When I talk to recruiters about productivity, their main hope is that I’ll give them advice on how to become superheros. I’ll help them cram even more into their days. But I took a very different approach to talking about productivity at the most recent Sourcing Summit: #SOSUMED.
As I went up on stage, closing day one, I was full of energy and excitement. But it’s way easier not to fall asleep when you’re standing and talking. I knew my audience – all of the amazing sourcers who were there from 9am that morning – wouldn’t be able to hold on for much longer in the way too comfortable seats of Hot Cinema.
Not only were they listening to presentations for 8 hours that day, they were ALL also checking their work email!
If this sounds familiar, then this blog post is for you. We set the expectations too high, we want to do it all, but that is simply not possible. So how can we change our work (and life) habits to feel better and get back to shape, so we can really be productive?
When I first realised how unproductive I’ve become, I decided to measure exactly how much I can get done at work. I was feeling busy, but just not getting much done.
This step is simply diagnosis and there’s a whole bunch of tools out there to help you. My assistant, for example, uses Toggl, while I discovered a new favourite: Timeular.
By looking back at my week I can see how much time I spent on a task vs how much I actually accomplished and learn from that. Some days I try to push through even though it makes no sense, my productivity is way too low. Other days, I can see that even by working one hour I can cross off a lot of important items from my list.
My learning from the last couple of months is that I’m most productive if I work up to 4 hours a day. There are days when I work more, but that’s typically when I work on tasks that are really fun and keep me energised.
We’re not all freelancers, I know. It’s important to understand how you can be productive (and well rested) working within a team and a company.
To be able to have a conversation with your manager, to discuss what you need to be more productive, ask yourself these questions:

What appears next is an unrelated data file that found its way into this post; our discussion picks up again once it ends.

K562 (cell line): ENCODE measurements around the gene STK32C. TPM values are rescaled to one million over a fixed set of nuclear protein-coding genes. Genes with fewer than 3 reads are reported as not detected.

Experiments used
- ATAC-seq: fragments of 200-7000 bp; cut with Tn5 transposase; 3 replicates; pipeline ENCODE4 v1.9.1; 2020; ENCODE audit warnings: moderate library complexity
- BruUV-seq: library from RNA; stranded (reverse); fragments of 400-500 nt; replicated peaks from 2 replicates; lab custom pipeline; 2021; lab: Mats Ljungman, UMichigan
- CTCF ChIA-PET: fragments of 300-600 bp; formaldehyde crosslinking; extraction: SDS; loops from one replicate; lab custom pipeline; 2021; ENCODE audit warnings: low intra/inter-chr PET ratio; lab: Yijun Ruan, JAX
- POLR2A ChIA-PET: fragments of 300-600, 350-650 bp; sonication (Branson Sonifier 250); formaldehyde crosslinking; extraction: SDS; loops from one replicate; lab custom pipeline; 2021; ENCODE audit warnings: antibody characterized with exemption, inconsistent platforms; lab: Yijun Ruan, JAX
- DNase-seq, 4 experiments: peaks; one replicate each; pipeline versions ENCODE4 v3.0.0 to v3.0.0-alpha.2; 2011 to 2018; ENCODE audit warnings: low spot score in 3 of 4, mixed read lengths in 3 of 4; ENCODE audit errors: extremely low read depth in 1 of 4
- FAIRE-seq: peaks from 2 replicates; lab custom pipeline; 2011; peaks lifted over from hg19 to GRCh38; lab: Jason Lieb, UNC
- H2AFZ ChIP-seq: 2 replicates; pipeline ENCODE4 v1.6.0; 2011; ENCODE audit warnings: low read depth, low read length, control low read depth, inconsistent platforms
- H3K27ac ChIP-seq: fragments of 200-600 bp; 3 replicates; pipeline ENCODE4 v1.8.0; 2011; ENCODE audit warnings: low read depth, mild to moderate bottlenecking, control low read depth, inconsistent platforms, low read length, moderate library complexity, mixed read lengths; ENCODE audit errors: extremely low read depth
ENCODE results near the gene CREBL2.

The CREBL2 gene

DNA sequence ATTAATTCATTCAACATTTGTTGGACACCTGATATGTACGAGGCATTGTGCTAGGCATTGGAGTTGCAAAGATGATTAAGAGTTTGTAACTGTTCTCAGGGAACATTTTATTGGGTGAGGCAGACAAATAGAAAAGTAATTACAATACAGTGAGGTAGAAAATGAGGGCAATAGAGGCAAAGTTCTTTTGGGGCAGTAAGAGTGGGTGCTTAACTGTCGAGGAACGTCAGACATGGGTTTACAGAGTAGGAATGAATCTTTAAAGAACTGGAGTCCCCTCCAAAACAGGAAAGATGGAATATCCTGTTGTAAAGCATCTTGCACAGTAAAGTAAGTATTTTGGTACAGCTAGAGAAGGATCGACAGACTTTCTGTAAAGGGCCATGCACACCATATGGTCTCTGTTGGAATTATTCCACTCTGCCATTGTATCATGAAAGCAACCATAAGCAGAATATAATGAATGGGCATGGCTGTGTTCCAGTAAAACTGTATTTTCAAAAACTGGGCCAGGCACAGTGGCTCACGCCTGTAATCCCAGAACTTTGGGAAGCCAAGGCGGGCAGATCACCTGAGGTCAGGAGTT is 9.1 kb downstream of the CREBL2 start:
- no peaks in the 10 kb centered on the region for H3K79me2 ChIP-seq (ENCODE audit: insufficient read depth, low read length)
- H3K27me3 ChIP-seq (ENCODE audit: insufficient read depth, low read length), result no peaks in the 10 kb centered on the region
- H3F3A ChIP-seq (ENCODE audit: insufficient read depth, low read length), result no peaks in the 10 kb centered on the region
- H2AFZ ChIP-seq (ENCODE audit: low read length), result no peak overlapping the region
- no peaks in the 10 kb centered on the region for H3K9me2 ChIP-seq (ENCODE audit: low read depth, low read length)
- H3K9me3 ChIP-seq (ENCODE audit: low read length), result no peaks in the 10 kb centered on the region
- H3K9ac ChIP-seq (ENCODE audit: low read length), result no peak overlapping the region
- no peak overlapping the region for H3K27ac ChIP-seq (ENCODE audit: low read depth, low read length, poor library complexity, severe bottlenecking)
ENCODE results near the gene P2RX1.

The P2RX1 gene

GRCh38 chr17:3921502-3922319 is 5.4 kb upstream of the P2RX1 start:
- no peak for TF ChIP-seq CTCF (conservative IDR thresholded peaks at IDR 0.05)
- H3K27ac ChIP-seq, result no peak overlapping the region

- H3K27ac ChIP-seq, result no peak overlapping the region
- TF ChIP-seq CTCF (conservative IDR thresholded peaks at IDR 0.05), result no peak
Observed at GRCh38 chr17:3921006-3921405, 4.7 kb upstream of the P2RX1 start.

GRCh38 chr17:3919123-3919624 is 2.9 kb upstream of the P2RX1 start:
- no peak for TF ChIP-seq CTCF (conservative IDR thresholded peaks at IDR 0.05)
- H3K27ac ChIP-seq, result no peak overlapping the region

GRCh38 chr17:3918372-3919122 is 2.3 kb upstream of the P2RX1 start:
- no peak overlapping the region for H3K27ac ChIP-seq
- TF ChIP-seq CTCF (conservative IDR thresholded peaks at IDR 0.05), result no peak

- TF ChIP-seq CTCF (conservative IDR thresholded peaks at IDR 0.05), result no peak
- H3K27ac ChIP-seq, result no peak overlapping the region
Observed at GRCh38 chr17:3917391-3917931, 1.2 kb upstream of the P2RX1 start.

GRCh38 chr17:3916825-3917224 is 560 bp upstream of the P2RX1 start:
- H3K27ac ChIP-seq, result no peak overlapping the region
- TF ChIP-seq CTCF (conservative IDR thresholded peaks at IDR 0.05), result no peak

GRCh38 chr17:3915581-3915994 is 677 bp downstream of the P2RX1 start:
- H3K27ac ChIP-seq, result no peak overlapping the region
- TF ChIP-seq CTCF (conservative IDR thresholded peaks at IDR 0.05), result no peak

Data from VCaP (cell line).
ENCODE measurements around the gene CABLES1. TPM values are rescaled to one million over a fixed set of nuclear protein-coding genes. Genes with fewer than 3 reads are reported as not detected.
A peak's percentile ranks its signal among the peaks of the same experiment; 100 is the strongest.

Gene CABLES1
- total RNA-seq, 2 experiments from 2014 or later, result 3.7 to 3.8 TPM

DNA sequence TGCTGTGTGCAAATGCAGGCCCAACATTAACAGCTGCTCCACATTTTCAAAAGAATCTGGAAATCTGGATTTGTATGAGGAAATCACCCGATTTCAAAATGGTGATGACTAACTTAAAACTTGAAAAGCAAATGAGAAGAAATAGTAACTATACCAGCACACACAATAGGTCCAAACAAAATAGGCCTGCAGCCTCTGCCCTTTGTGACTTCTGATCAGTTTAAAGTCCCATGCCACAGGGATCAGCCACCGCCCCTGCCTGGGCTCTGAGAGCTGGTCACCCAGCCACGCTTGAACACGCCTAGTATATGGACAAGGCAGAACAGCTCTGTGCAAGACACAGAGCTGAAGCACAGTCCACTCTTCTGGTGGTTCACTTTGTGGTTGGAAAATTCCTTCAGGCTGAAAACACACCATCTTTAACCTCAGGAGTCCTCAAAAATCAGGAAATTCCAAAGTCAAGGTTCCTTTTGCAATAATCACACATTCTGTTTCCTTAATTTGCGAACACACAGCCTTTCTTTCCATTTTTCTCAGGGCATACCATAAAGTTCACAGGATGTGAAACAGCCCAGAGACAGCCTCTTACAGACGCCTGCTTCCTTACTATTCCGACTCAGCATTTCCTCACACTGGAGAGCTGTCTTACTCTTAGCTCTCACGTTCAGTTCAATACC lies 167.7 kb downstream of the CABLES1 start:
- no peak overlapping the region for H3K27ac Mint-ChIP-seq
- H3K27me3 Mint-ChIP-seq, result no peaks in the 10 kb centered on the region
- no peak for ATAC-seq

Recruiters usually tell me they can’t not reply to emails immediately after they receive them. But look at question number 4: none of them have targets set around reploying to emails. So it’s up to you to have an honest conversation with your manager about how to create an environment where you can achieve what’s most important. My guess is that for those of us in recruitment, it’s not being accessible all the time, it’s making hires that determines our success.
There are tiny changes to your work you can implement to help your productivity. It starts with a more deliberate approach to planning your work.
Don’t plan too much for one day. Divide your tasks into “must do today” and “would like to do today”, with the first group limited to 3 tasks at most. Being more realistic about what you can do will help you feel better about how much you’re getting done, and it will make it easier to coordinate work with other people.
Take breaks whenever you see yourself slowing down. There’s no point sitting in front of your computer unless you’re actually getting things done. Take a walk, grab coffee, talk to someone. Your brain will get the necessary rest so you can get back to your normal speed.
Practice focused work. This involves creating rituals for tasks that require a lot of focus. For example, I find I write blog posts quicker if I always do it on a Monday morning, with my phone switched off.
We have been talking about work-life balance for a long time. But we still haven’t really mastered it ourselves. If we want to become more credible discussing it with our candidates, we need to find ways to look after our own productivity.
It seems to me from the response I got from the audience that this is a topic we should all discuss a little more often. So I’m looking forward to having those conversations with anyone interested! We can overcome the pressure of being overproductive together 🙂